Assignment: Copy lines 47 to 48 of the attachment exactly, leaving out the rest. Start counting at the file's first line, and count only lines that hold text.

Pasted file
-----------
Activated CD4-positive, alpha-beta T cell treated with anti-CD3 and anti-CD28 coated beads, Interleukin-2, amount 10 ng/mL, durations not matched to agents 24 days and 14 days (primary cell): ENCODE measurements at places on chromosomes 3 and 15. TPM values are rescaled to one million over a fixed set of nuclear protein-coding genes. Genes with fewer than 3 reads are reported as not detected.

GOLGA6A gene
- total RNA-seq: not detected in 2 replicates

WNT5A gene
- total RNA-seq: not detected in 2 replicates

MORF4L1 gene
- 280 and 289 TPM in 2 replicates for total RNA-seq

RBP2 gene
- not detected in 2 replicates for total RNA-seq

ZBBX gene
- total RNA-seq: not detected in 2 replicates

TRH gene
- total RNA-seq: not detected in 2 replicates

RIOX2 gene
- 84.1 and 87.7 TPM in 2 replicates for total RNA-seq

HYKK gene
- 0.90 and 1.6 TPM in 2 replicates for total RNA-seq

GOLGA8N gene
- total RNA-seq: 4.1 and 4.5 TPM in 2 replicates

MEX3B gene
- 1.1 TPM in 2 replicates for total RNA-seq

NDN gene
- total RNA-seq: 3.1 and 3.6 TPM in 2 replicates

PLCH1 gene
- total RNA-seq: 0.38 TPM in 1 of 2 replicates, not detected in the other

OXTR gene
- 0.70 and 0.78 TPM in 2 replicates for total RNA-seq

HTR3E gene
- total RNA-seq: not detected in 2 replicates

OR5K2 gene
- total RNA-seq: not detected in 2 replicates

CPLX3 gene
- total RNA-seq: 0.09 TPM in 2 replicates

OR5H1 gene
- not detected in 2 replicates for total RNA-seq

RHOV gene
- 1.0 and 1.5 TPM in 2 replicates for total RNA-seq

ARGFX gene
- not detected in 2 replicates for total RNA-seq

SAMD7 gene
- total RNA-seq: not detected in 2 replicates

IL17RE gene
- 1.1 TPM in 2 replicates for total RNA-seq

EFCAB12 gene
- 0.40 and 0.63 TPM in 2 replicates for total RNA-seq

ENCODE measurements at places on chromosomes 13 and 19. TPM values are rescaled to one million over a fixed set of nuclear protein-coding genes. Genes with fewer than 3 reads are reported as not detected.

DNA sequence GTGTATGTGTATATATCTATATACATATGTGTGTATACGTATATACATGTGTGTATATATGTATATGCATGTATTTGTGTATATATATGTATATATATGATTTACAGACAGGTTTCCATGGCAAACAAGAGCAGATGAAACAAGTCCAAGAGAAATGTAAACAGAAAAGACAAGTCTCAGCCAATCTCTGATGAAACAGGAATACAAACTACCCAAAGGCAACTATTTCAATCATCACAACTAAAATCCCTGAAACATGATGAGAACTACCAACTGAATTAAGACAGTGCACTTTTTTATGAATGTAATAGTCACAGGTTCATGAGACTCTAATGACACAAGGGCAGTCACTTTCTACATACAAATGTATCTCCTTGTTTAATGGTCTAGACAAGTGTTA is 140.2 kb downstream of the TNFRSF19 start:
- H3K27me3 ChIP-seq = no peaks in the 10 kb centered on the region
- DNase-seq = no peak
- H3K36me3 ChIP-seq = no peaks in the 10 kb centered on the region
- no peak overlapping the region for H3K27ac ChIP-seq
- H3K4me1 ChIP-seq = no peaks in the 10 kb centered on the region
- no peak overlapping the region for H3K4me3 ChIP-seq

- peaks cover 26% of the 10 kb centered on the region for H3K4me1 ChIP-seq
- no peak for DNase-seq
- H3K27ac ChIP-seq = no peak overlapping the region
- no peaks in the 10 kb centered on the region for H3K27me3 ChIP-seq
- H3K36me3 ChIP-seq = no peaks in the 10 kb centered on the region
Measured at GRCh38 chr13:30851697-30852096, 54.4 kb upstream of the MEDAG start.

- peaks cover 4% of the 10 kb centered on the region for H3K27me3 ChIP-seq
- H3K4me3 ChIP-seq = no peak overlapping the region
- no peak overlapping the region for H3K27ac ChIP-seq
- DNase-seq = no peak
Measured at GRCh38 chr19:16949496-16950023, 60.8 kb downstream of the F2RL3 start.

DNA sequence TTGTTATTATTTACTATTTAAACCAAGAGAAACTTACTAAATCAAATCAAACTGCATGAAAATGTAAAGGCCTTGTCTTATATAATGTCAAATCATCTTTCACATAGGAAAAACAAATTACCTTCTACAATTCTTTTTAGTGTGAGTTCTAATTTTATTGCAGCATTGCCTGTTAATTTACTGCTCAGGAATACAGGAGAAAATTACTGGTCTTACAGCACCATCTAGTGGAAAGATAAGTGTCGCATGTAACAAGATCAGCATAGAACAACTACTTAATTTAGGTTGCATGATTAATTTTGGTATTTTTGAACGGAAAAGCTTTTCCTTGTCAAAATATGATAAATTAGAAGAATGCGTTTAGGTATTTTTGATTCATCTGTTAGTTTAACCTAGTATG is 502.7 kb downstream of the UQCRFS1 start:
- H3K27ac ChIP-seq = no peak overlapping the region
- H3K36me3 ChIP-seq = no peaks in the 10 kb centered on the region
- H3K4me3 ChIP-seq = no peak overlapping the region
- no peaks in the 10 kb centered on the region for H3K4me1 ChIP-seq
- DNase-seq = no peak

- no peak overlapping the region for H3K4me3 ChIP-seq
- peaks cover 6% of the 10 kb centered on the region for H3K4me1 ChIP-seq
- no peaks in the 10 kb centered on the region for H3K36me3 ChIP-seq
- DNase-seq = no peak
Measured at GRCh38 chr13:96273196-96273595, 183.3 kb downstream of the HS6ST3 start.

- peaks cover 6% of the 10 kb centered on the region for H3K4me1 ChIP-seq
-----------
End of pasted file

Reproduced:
DNA sequence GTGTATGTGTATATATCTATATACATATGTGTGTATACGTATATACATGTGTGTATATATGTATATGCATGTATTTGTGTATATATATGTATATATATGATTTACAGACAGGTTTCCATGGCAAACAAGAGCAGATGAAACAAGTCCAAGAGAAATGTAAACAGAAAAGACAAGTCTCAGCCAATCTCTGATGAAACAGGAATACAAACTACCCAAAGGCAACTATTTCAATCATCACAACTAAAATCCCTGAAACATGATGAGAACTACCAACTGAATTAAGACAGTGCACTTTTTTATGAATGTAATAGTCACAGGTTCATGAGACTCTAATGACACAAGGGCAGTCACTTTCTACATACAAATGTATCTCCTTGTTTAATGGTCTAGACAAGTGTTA is 140.2 kb downstream of the TNFRSF19 start:
- H3K27me3 ChIP-seq = no peaks in the 10 kb centered on the region